• it's still under development and problematic
    – ikel
    Mar 23, 2019 at 11:37

2019 Update:

While Python-iOS development is relatively immature and likely will prevent (afaik) your app from having native UI and functionality that could be achieved in an Apple-supported development language, Apple now seems to allow embedding Python interpreters in Native Swift/Obj-C apps.

This supports importing Python libraries and running Python scripts (even with supplied command-line arguments) directly from your Native Swift/Obj-C code.

My company is actually wrapping our infrastructure (originally written in Python) in a native iOS application! It works very well and communication between the parts can be easily achieved via a client-server model.

Here is a nice library by Beeware with a cookiecutter template if you want to try and run Python scripts in your iOS app: https://github.com/beeware/Python-Apple-support/tree/3.6.


Technically, as long as the interpreted code ISN'T downloaded (excluding JavaScript), the app may be approved. Rhomobiles "Rhodes" framework does just that, bundling mobile Ruby, a lightweight version of Rails, and your app for distribution via the app-store. Because both the interpreter and the interpreted code are packaged into the final application - Apple doesn't find it objectionable.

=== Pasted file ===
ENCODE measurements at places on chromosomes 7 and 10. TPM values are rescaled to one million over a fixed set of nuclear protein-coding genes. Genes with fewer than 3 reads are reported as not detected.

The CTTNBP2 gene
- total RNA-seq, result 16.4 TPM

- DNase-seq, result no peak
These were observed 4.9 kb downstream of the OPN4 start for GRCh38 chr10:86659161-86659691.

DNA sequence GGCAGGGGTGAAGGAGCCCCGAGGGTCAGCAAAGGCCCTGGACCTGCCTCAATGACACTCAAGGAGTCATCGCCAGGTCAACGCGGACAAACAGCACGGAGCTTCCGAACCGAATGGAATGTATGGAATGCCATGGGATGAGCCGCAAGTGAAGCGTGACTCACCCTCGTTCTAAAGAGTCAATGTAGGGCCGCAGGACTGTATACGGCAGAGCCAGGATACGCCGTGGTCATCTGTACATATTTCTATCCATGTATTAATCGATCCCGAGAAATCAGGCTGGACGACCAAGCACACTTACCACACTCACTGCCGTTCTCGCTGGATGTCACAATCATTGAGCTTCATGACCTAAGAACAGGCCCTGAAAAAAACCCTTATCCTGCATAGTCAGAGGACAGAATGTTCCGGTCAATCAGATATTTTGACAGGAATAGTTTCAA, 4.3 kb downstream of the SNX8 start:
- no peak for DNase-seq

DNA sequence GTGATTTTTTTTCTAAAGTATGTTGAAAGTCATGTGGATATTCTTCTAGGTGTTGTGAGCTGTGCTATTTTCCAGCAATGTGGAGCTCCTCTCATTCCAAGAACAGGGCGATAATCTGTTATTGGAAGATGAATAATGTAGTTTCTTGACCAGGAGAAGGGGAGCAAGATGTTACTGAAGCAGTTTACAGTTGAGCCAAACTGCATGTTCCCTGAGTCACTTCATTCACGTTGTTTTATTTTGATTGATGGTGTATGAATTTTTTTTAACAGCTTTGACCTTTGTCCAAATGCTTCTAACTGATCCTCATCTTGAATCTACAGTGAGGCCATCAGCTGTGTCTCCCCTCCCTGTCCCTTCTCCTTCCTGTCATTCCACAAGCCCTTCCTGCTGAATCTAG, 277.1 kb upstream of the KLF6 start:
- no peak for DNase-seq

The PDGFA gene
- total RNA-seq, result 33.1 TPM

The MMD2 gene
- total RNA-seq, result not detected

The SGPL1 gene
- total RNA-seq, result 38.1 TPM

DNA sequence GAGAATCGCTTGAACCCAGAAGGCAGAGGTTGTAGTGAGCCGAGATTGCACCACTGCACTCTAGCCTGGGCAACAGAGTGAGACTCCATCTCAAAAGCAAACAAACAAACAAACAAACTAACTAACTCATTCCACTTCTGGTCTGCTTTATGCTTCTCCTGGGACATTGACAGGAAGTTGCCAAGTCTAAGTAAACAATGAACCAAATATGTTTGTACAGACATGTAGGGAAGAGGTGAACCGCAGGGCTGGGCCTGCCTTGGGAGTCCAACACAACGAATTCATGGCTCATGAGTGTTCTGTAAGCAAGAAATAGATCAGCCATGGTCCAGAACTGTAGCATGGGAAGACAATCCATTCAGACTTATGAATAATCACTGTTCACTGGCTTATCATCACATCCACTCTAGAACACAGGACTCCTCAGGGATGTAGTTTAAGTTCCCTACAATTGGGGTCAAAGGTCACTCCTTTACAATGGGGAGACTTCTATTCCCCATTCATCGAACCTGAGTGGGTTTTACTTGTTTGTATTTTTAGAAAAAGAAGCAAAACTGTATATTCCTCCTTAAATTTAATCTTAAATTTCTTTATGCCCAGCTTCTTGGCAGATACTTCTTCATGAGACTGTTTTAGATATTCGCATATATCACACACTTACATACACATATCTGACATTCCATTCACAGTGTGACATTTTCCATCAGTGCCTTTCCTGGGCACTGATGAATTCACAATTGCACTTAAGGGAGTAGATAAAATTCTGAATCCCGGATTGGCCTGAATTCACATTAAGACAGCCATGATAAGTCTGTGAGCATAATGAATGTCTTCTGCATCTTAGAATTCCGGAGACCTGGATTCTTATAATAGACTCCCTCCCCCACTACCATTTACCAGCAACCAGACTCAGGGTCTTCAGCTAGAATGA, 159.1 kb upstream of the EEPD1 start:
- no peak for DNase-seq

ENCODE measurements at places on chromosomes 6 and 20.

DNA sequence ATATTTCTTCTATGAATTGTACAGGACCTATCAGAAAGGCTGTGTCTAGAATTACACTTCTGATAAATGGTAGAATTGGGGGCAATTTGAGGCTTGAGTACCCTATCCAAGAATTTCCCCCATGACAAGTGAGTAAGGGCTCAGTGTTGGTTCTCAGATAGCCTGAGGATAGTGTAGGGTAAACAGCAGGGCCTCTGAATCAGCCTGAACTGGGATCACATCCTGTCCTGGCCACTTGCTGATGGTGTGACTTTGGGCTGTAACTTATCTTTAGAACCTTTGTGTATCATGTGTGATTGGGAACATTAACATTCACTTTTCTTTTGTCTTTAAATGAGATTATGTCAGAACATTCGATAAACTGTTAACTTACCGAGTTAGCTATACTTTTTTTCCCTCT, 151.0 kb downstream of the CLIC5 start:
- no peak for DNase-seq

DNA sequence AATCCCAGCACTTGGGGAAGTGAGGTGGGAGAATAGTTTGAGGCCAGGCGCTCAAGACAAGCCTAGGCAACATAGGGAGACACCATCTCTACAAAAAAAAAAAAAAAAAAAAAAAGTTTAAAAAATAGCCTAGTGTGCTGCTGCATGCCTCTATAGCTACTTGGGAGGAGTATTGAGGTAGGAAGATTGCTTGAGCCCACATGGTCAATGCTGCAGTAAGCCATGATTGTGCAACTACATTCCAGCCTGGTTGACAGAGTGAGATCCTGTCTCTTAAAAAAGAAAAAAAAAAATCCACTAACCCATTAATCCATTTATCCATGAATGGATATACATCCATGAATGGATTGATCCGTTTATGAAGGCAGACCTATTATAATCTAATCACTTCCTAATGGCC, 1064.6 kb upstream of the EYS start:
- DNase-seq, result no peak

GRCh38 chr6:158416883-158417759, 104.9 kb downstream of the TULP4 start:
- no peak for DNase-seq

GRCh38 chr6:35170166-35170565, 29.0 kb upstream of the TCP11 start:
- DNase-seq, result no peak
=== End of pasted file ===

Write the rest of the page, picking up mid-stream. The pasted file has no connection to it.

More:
Even after the latest apple press release - rhodes apps (mobile ruby) are still viable on the app-store. I'd find it hard to believe that tinyPy or pyObjC wouldn't find a place if there is a willing developer community.


You can do this with PyObjC, with a jailbroken phone of course. But if you want to get it into the App Store, they will not allow it because it "interprets code." However, you may be able to use Shed Skin, although I'm not aware of anyone doing this. I can't think of any good reason to do this though, as you lose dynamic typing, and might as well use ObjC.


The only significant "external" language for iPhone development that I'm aware of with semi-significant support in terms of frameworks and compatibility is MonoTouch, a C#/.NET environment for developing on the iPhone.

  • Yes but with the new iPhone Developer Agreement we must wait and see what will become of Mono Touch. Apr 14, 2010 at 12:23
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    @Holli: The now new dev agreement puts MonoTouch in the clear Sep 10, 2010 at 12:53

I think it was not possible earlier but I recently heard about PyMob, which seems interesting because the apps are written in Python and the final outputs are native source codes in various platforms (Obj-C for iOS, Java for Android etc). This is certainly quite unique. This webpage explains it in more detail.

I haven't given it a shot yet, but will take a look soon.

  • Apparently this is going to be launched as a commercial project. As of now (28-Sep-12) the site says: "We are accepting customers for a limited Beta program. Please contact us to inquire" and that is it.
    – ccpizza
    Sep 28, 2012 at 12:12